to know what was going on with my computer, to control wired and wireless
connections and to learn how things work.  In short, I was tired of the
Windows interface and was ready for something different.  When I installed
Ubuntu, I felt like I might as well be using Windows. Everything was
automagic and the point-and-click interface for doing everything was
actually what I was trying to avoid. While this is great for someone who
is non-technical, I was frustrated by it.

I eventually came across Gentoo, and I have been very happy ever since.  I
have had no dependency problems, everything on my computer is compiled
specifically for my platform, I get great 64-bit support (something Ubuntu
was lacking at the time), and no updates or installs have caused breakage.
 I even appreciated the excruciatingly long installation process, because
I felt like I learned something about how everything works.  In short, the
only Linux I have seen promoted by the club is Ubuntu, but I believe that
there are better (in some respects) distros out there that could at least
be mentioned.

Perhaps to cater to potential users like me, we could show some of the
cool things that can be done through the command line by showing how it's
possible to manipulate a bunch of files through the use of xargs, or to
show how magical interweb connections actually work by running dhcpcd from
the command line.  For programmers who are used to programming in the
Notepad-like excuse-for-an-IDE called Visual Studio, we could show how
even the old-school vi can increase programmer output and productivity.
Finally, showing how easy it is to connect to your home computer from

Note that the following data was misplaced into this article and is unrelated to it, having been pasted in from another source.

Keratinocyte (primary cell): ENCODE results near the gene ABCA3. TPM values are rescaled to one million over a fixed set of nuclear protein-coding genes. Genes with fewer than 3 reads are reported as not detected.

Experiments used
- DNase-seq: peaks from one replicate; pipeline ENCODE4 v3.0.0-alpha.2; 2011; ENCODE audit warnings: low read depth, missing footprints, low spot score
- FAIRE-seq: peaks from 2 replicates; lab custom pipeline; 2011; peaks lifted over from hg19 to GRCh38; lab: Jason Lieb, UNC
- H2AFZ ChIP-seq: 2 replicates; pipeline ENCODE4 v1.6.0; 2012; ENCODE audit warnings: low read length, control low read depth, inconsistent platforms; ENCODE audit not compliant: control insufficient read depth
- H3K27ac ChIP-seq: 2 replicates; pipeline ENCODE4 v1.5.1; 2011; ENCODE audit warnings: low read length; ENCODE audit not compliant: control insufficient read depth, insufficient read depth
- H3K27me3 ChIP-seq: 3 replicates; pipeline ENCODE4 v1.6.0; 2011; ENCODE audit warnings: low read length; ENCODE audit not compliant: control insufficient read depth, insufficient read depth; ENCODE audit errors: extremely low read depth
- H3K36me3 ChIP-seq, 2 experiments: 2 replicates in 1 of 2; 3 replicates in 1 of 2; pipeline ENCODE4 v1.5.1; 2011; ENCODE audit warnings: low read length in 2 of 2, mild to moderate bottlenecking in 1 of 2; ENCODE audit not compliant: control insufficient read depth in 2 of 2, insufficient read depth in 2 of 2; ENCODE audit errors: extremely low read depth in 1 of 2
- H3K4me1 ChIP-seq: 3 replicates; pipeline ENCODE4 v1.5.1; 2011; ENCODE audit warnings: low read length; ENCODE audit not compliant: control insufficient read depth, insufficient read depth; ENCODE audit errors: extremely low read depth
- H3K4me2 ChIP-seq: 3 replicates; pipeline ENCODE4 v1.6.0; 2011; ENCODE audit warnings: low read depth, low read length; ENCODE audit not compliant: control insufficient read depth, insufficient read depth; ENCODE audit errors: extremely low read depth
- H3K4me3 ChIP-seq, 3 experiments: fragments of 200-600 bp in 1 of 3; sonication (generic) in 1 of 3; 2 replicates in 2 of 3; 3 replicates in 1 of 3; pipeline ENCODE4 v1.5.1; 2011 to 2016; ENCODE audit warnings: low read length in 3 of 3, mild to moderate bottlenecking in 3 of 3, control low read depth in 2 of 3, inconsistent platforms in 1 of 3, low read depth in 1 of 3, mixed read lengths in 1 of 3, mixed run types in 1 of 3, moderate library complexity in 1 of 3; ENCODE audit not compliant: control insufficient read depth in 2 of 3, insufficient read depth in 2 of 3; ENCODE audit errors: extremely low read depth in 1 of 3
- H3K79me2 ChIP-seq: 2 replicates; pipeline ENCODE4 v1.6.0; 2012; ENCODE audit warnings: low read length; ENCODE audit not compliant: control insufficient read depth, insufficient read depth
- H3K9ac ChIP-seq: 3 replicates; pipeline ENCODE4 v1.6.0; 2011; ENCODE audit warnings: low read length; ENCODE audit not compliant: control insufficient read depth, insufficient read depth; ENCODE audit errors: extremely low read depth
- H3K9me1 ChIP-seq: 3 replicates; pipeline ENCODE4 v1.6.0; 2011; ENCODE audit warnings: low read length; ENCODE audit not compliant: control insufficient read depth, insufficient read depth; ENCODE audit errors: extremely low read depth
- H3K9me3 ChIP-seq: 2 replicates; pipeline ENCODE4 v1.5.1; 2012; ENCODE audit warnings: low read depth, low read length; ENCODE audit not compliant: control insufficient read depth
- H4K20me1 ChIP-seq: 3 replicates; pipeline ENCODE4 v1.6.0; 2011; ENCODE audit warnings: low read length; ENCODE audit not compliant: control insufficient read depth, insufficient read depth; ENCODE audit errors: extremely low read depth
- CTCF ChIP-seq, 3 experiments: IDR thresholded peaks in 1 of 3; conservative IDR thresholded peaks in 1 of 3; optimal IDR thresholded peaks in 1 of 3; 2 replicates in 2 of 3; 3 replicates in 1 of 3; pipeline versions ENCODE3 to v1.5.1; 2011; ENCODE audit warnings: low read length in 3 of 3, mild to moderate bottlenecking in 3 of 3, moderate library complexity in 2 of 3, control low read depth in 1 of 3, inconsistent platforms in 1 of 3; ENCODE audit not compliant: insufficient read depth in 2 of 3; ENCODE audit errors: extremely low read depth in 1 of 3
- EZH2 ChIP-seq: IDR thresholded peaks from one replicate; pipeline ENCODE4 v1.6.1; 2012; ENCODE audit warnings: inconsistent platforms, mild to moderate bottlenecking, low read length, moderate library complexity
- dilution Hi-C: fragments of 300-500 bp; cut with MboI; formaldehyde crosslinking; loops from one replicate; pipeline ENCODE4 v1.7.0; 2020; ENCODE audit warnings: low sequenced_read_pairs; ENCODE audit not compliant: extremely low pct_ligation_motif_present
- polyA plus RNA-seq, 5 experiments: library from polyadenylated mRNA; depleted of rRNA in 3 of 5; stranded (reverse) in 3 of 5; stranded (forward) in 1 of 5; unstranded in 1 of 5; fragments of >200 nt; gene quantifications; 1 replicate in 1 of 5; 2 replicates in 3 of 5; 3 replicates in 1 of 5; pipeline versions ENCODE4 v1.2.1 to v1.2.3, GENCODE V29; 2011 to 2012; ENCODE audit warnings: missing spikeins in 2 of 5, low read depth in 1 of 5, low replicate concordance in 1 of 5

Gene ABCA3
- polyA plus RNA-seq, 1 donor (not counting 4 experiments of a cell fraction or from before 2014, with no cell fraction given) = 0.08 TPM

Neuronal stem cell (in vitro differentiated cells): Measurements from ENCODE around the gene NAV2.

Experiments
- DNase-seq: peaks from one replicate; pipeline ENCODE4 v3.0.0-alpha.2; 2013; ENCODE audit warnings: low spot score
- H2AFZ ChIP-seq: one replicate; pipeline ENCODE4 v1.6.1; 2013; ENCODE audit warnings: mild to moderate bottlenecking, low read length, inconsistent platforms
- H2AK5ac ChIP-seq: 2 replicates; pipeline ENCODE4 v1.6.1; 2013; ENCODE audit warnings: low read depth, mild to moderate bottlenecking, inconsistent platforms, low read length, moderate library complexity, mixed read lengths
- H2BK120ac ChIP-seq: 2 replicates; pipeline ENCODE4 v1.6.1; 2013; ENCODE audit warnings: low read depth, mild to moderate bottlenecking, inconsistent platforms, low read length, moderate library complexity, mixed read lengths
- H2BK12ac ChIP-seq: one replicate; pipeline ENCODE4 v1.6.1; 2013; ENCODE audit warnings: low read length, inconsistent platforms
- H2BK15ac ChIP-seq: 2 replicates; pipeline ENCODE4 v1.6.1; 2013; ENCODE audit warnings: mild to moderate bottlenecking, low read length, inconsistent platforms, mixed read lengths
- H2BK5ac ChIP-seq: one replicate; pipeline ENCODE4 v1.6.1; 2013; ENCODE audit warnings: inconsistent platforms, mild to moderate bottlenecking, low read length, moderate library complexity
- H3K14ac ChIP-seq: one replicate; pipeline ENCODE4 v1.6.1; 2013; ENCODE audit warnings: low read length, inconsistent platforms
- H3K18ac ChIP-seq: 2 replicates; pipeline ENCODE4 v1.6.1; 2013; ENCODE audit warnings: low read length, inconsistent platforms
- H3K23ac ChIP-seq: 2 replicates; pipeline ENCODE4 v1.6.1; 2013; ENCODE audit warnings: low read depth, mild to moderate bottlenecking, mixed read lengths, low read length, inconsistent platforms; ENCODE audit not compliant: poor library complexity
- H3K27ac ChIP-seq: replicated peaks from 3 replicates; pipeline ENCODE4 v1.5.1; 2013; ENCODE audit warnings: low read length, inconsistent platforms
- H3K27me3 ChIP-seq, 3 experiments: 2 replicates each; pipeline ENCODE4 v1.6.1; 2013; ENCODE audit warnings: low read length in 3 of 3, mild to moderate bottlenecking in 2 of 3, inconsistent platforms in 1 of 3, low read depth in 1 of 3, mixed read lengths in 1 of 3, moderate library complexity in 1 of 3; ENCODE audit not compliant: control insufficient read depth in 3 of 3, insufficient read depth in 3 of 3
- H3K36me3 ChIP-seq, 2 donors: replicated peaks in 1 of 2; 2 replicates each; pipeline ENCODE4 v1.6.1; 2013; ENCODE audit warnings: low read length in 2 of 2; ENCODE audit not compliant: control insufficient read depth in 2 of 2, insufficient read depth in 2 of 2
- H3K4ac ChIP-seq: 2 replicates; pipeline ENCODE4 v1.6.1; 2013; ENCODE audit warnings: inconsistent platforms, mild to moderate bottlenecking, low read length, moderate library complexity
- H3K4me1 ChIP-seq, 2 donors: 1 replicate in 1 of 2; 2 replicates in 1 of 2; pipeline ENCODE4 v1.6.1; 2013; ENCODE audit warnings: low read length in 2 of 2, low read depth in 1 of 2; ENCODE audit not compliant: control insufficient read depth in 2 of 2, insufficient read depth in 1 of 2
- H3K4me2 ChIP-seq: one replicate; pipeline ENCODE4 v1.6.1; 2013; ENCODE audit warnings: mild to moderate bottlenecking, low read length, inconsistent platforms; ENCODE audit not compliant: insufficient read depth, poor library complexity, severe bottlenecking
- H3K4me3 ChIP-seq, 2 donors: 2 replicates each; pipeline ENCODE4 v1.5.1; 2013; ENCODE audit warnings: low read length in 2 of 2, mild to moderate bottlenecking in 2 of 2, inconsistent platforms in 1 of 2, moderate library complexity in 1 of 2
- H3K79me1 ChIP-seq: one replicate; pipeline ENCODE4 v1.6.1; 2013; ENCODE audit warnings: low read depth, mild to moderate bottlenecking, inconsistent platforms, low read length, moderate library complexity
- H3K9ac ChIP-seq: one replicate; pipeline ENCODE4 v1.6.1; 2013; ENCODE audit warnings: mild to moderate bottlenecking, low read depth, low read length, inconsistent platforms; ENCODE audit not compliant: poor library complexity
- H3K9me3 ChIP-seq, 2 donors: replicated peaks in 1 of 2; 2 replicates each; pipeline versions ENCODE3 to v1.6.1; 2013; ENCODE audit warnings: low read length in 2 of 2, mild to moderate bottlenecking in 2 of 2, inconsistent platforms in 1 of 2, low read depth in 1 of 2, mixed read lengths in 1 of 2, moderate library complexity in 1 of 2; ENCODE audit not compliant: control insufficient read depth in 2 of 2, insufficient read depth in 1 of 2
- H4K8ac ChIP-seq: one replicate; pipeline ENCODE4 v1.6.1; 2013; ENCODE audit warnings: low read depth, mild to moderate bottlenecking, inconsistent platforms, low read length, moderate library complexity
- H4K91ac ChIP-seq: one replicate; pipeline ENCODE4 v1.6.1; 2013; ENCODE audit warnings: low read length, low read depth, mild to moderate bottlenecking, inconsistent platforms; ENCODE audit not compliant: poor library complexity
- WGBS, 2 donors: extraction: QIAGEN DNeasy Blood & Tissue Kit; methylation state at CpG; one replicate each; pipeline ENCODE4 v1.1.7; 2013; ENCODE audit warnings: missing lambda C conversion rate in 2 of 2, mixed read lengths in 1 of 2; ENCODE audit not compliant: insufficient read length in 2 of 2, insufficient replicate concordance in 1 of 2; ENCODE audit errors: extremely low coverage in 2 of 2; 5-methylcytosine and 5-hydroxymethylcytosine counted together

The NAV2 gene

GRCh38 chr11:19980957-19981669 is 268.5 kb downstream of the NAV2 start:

campus or to campus from your home computer is a major benefit that
technical users should appreciate Linux for.  I found it more efficient to
do 581 programs by VNCing to my home computer to use vim to program, and
then SFTPing it back onto the local machine to make sure it worked in
Windows.  Being able to do things like this, in my opinion, makes Linux
pretty cool.

Finally, the hardest part of switching to Linux is making "the big jump".
It can be scary and difficult, and that nagging uncertainty can make
people very reluctant to switch.  I think it would be great to purposely
cause some error, show how you can search the error text in Google and
then find a free solution to your problem on community message boards or
mailing lists.  We could show sites like Gentoo-Wiki which give great
step-by-step instructions on almost anything you would want to do.
Finally, we could implement a mentor program where someone would borrow a
club member for an evening (or maybe a weekend in the case of Gentoo ;-))
to assist with an install and to be there to provide help later when
needed (by e-mail or phone).  Many people depend on their computer for a
lot now, and the thought of being stuck with no idea what to do can be a
bit scary, so having someone knowledgeable to help could be a nice
confidence booster.

Anyways, those are my ideas, and I believe this is my first message to the
list, so hello :-).


More information about the Opensource mailing list